Weaver High School is slated for a major makeover and renovation and North Hartford residents are working to make sure they are fully involved in the process.
While the North Hartford Education Task Force (NHETF) was recently formed to look into all North End schools, the group is giving particular emphasis to Weaver and Martin Luther King School, which was in danger of being closed last year.
As part of Hartford School Superintendent Steven Adamowski’s overall reorganization plan, Weaver was split into academies. The school now consists of a Culinary Academy, an Academy of Journalism and Media and a Senior Academy. The Senior Academy is for Weaver students who wanted to graduate from the school but didn’t want to enter either of its specialized academies. The academy now consists of 12th grade students only and will not reopen next fall. The reorganization of the school and its deteriorating condition lent credence to a rumor that Weaver would be closing.
At a meeting of the NHETF last week at Weaver, State Representative Douglas McCrory said, “A while back there was a rumor floating around that Weaver was going to close. That upset a lot of people in the community, including me. I know that Weaver High School and the North End community have a very close relationship. I know the pride the North End has in Weaver...I felt the community had to be involved in the process.”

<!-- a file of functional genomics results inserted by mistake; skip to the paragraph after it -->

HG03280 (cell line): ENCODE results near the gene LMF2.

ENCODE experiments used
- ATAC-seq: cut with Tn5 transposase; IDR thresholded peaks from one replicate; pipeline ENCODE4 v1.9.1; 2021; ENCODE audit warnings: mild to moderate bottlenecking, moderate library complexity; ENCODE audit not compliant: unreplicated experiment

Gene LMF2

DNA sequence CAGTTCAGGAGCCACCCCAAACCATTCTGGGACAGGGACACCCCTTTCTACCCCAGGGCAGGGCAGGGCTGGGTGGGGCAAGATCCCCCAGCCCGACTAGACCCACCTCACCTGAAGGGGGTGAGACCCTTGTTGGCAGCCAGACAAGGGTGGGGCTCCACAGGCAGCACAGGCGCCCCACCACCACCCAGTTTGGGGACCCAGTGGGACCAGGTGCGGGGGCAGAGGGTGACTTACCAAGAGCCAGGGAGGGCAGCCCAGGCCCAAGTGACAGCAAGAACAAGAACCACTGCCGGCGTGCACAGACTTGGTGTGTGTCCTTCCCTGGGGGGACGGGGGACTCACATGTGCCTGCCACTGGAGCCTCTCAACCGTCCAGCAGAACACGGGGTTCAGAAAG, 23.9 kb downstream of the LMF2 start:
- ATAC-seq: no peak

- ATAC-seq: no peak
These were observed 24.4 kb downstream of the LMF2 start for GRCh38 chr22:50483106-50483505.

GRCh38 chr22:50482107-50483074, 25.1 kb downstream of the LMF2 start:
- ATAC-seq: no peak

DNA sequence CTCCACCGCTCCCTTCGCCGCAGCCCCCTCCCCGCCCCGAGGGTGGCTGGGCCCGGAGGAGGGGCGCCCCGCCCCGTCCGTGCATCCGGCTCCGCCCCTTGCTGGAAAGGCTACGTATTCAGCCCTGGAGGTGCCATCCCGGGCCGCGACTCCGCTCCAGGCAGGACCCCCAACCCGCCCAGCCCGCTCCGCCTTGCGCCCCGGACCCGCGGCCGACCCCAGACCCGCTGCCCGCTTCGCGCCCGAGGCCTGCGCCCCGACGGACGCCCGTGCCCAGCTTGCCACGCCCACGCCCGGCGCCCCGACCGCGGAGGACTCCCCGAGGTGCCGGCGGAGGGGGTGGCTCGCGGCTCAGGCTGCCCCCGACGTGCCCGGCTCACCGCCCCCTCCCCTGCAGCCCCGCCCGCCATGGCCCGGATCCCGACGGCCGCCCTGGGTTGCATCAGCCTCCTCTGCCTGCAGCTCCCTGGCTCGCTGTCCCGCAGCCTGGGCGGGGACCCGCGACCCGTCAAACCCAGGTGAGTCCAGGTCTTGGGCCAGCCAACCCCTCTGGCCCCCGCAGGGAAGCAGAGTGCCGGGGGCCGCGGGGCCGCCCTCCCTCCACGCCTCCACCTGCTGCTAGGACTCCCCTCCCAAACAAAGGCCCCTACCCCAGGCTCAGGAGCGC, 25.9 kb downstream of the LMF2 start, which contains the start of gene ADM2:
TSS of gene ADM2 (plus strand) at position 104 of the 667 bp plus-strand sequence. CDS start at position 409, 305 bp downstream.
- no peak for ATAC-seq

The school system is going ahead with plans to renovate Weaver, according to Kevin McCaskill, Director of School Design for Hartford Public Schools, who also spoke at last week’s meeting. If all goes according to plan, said McCaskill, construction of the new Weaver should start in June, 2014, and be completed by June, 2016.
McCrory’s views were similar to many who spoke at last week’s meeting and confirmed by the results of a survey that was conducted by the NHETF. The NHETF polled 881 North Hartford parents, residents, students, alumni and other stakeholders. About 450 of those surveyed “strongly agreed” that money should be spent to fix Weaver, about 200 “agreed” and only about 100”disagreed” or “strongly disagreed.” The community was also adamant about being included in the planning process, with over 450 strongly agreeing and less than 100 disagreeing.
The survey also made clear the community’s uncertainty about the future of Weaver. When asked whether they knew about the plans for Weaver, less than 100 people “strongly agreed” while close to 200 “strongly disagreed. There was more uncertainty about whether the new Weaver should have separate academies. About 425 people agreed, about 200 disagreed and close to 200 neither agreed nor disagreed.